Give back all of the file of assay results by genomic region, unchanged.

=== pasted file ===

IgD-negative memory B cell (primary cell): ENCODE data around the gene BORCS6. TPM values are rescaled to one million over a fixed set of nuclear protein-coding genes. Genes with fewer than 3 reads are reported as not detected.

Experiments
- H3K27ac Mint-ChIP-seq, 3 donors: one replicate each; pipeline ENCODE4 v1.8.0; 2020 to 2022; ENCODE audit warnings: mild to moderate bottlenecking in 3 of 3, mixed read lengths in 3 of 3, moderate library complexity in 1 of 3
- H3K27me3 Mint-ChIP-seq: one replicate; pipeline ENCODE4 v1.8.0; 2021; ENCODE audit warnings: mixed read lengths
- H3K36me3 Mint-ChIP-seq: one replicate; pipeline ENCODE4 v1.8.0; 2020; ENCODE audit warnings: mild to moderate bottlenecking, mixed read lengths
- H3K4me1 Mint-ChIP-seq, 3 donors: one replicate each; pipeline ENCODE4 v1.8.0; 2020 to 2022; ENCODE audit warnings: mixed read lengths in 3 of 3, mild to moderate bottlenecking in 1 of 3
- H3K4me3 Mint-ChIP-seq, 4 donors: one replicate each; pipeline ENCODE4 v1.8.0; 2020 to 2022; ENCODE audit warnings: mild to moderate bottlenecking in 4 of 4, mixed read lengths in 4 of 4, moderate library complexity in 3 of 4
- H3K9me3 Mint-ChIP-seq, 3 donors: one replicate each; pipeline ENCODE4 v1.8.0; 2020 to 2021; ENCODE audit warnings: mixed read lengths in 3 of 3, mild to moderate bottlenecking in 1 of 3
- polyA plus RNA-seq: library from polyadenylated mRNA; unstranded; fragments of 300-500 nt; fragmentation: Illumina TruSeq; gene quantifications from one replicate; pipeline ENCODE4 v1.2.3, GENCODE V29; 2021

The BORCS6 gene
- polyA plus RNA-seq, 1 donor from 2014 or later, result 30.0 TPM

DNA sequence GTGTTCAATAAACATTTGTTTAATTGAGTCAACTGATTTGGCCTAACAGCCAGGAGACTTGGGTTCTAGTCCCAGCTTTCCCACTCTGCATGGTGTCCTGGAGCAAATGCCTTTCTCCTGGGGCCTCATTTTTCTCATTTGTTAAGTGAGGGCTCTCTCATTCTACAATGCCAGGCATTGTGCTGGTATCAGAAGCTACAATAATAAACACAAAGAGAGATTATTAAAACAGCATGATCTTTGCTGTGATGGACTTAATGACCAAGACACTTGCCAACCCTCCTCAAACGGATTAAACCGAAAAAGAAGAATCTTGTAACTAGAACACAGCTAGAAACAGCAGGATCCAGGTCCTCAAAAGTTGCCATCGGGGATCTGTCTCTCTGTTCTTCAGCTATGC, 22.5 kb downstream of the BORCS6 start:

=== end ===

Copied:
IgD-negative memory B cell (primary cell): ENCODE data around the gene BORCS6. TPM values are rescaled to one million over a fixed set of nuclear protein-coding genes. Genes with fewer than 3 reads are reported as not detected.

Experiments
- H3K27ac Mint-ChIP-seq, 3 donors: one replicate each; pipeline ENCODE4 v1.8.0; 2020 to 2022; ENCODE audit warnings: mild to moderate bottlenecking in 3 of 3, mixed read lengths in 3 of 3, moderate library complexity in 1 of 3
- H3K27me3 Mint-ChIP-seq: one replicate; pipeline ENCODE4 v1.8.0; 2021; ENCODE audit warnings: mixed read lengths
- H3K36me3 Mint-ChIP-seq: one replicate; pipeline ENCODE4 v1.8.0; 2020; ENCODE audit warnings: mild to moderate bottlenecking, mixed read lengths
- H3K4me1 Mint-ChIP-seq, 3 donors: one replicate each; pipeline ENCODE4 v1.8.0; 2020 to 2022; ENCODE audit warnings: mixed read lengths in 3 of 3, mild to moderate bottlenecking in 1 of 3
- H3K4me3 Mint-ChIP-seq, 4 donors: one replicate each; pipeline ENCODE4 v1.8.0; 2020 to 2022; ENCODE audit warnings: mild to moderate bottlenecking in 4 of 4, mixed read lengths in 4 of 4, moderate library complexity in 3 of 4
- H3K9me3 Mint-ChIP-seq, 3 donors: one replicate each; pipeline ENCODE4 v1.8.0; 2020 to 2021; ENCODE audit warnings: mixed read lengths in 3 of 3, mild to moderate bottlenecking in 1 of 3
- polyA plus RNA-seq: library from polyadenylated mRNA; unstranded; fragments of 300-500 nt; fragmentation: Illumina TruSeq; gene quantifications from one replicate; pipeline ENCODE4 v1.2.3, GENCODE V29; 2021

The BORCS6 gene
- polyA plus RNA-seq, 1 donor from 2014 or later, result 30.0 TPM

DNA sequence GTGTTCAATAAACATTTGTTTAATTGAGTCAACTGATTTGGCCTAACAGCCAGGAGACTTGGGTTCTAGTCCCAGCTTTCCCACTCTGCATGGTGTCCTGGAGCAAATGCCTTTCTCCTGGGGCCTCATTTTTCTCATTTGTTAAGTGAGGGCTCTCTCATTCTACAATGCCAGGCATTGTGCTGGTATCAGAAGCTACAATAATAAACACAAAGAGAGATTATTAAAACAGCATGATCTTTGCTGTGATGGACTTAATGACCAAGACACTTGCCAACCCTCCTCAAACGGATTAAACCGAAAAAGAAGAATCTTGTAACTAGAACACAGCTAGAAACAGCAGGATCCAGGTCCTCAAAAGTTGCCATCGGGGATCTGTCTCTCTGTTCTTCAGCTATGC, 22.5 kb downstream of the BORCS6 start: